JULY 2011
Khaas Baat : A Publication for Indian Americans in Florida


By Kamlesh H. Patel, CPA

Many charities use your donations wisely. Unfortunately, there are others that spend much of your contribution on fundraising and administrative expenses, and those who misrepresent themselves and solicit your money for phony causes. So it makes sense to investigate a charity before you make a donation. Consider taking the following precautions before you give.

Asking the right questions and obtaining certain information from the charity is the only way you can be sure your contribution will be used to benefit the causes and people you want to support.


So, you finally realize that the personal loan you made to a friend will not be repaid. Or your business made a credit sale to a customer who did not pay. Is there anything you can do to help recoup either loss? Yes! The IRS will let you take a tax deduction for both business and nonbusiness bad debts if you have properly set up the original transaction. Following their rules from the beginning will help assure a tax deduction later.

Generally, a business debt is created or acquired in connection with a trade or business. A nonbusiness debt is any debt other than a business debt. It is always better to have bad debts classified by the facts as business debts because they are deductible against ordinary income and only have to be partly worthless to take a deduction. Nonbusiness bad debts must be entirely worthless, and they are treated as short-term capital losses.

Here are some guidelines to follow to have your bad debt deduction meet IRS scrutiny.

Complete documentation is the key to getting your rightful tax deduction.

Kamlesh H. Patel, CPA, can be reached at (813) 949-8889 or e-mail [email protected] or [email protected]


Why You Need Auto Insurance

By Adi Khorsandian

Each year, more cars and drivers hit the highways. With so many vehicles on the road, crashes will happen. Automobile insurance can be the difference between a minor inconvenience and a major hassle. But why do you need insurance and just how much should you buy?

Auto insurance protects you by paying for damage or injury you cause others while driving your car, damage to your car or injury to you or your passengers in your car from a crash, plus certain other occurrences, such as theft. Auto insurance is required by law in all states and provinces. Without insurance, you risk having to pay the full cost of any harm you cause others or of repairing or replacing your car if it is damaged or stolen.

Coverage requirements vary by state/province but usually include the following:

Liability: It pays for damages due to bodily injury and property damage to others for which you are responsible. Bodily injury damages include medical expenses, lost wages and pain and suffering. Property damage includes damaged property and loss of use of property. If you are sued, it also pays your defense and court costs. State laws usually mandate minimum amounts, but higher amounts are available and usually recommended.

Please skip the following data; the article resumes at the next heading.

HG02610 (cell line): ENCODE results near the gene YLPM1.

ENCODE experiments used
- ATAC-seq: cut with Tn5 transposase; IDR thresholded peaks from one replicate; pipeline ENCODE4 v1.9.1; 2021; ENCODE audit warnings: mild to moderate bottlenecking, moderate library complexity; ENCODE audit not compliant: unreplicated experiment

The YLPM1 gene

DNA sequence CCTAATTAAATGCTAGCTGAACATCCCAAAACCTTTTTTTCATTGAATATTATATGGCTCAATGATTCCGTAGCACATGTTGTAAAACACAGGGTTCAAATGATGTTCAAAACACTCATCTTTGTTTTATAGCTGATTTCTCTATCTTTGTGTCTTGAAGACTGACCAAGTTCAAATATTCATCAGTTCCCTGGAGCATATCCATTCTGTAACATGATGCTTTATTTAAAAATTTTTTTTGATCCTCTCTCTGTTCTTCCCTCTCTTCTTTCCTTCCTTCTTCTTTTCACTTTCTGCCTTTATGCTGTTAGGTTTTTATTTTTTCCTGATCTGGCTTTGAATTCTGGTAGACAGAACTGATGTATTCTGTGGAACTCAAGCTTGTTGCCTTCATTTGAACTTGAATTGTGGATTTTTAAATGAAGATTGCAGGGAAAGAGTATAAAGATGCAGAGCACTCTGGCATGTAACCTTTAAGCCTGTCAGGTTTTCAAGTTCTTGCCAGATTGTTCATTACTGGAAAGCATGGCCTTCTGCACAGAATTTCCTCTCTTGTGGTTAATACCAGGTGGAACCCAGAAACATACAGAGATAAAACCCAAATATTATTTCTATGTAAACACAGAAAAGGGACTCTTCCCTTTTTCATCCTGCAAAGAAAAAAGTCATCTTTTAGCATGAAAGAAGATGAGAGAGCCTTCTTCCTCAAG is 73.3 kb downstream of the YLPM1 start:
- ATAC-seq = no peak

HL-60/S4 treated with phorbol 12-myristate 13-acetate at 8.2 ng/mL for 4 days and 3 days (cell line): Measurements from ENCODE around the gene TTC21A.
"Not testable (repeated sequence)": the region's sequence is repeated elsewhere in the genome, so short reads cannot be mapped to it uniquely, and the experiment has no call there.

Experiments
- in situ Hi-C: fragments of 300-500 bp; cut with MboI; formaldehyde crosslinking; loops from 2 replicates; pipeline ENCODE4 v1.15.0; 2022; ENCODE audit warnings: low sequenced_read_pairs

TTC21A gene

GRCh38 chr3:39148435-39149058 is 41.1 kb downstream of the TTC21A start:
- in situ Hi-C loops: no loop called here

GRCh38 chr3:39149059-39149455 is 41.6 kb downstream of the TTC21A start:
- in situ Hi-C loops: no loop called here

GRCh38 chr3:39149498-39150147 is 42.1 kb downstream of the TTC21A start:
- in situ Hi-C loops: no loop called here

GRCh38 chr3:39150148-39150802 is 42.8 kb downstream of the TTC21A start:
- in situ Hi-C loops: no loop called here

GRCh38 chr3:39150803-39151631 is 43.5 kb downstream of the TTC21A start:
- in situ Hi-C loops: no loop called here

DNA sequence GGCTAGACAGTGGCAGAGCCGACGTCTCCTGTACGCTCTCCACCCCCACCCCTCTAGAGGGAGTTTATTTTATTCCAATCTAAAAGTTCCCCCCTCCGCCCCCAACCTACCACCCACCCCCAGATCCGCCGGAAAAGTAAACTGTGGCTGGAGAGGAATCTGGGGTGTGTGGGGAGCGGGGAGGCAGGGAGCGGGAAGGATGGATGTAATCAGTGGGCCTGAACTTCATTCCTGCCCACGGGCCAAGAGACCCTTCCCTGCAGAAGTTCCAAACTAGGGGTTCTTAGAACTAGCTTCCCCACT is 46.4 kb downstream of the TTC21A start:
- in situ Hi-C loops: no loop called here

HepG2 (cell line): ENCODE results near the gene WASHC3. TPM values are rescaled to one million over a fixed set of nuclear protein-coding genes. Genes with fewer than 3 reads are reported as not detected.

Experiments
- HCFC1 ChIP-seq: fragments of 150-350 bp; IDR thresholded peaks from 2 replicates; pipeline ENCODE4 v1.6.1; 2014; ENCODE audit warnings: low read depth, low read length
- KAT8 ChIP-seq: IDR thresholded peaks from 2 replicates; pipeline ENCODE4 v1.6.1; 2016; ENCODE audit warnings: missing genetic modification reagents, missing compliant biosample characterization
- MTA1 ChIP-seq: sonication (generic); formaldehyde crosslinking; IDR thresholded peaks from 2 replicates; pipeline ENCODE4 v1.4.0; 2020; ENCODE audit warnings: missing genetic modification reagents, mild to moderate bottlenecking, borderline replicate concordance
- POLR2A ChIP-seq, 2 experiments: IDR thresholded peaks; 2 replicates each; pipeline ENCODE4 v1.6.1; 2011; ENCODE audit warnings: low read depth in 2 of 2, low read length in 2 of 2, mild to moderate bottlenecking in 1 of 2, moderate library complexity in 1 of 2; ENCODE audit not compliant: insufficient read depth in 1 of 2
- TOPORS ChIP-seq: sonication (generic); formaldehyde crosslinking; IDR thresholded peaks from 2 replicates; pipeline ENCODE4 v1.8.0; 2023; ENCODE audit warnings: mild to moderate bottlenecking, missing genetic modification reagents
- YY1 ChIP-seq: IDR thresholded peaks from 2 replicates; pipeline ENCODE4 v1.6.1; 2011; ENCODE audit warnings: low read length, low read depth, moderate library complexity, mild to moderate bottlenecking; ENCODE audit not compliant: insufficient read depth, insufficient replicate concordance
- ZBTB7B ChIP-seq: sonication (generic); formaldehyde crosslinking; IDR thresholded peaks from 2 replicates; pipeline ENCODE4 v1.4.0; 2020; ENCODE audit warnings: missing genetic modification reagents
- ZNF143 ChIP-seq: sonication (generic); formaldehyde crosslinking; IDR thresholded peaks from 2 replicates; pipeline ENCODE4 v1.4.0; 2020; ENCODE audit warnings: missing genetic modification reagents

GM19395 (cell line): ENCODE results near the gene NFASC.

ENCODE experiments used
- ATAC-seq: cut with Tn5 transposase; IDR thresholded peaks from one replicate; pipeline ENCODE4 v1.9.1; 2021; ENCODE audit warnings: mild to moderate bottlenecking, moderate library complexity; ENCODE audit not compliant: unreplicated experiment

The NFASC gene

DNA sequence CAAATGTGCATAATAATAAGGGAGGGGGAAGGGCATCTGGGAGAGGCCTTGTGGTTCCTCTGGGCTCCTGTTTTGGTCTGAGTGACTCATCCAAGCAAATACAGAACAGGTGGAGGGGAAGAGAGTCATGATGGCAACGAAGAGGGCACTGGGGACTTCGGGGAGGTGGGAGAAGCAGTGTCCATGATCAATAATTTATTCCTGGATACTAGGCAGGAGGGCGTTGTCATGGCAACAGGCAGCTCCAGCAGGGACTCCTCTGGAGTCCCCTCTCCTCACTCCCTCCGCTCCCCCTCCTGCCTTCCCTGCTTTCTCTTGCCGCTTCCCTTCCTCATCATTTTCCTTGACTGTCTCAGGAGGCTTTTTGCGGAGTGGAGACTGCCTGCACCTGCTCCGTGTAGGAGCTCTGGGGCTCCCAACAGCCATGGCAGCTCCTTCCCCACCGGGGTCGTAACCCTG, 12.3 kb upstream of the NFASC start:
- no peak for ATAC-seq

Personal injury protection: This is required in some states and is optional in others. It pays you or your passengers for medical treatment resulting from a crash, regardless of who may have been at fault, and is often called no-fault coverage. It may also pay for lost earnings, replacement of services and funeral expenses. State law usually sets minimum amounts.

Medical payments: This coverage is available in non-no-fault states; it pays regardless of who may have been at fault. It pays for an insured person’s reasonable and necessary medical and funeral expenses for bodily injury from a crash.

Collision: This pays for damage to your car caused by collision.

Comprehensive: This applies if your car is stolen or damaged by causes other than collision, including fire, wind, hail, flood or vandalism.

Uninsured motorist: This pays damages when an insured person is injured in a crash caused by another person who does not have liability insurance or by a person who cannot be identified (usually a hit-and-run driver).

Underinsured motorist: This pays damages when an insured person is injured in a crash caused by another person who does not have enough liability insurance to cover the full amount of the damages.

Other coverage, such as emergency road service and car rental is also available.

What you pay for auto insurance will vary by company and will depend on several factors, including:

Many people think of auto insurance as a necessary evil, but it can save your financial well-being. Evaluate your needs, do your research and with the help of your insurance agent make the decision that best suits you.

Adi Khorsandian, a State Farm agent providing insurance and financial services, can be reached at (813) 991-4111 or visit www.adikinsurance.com

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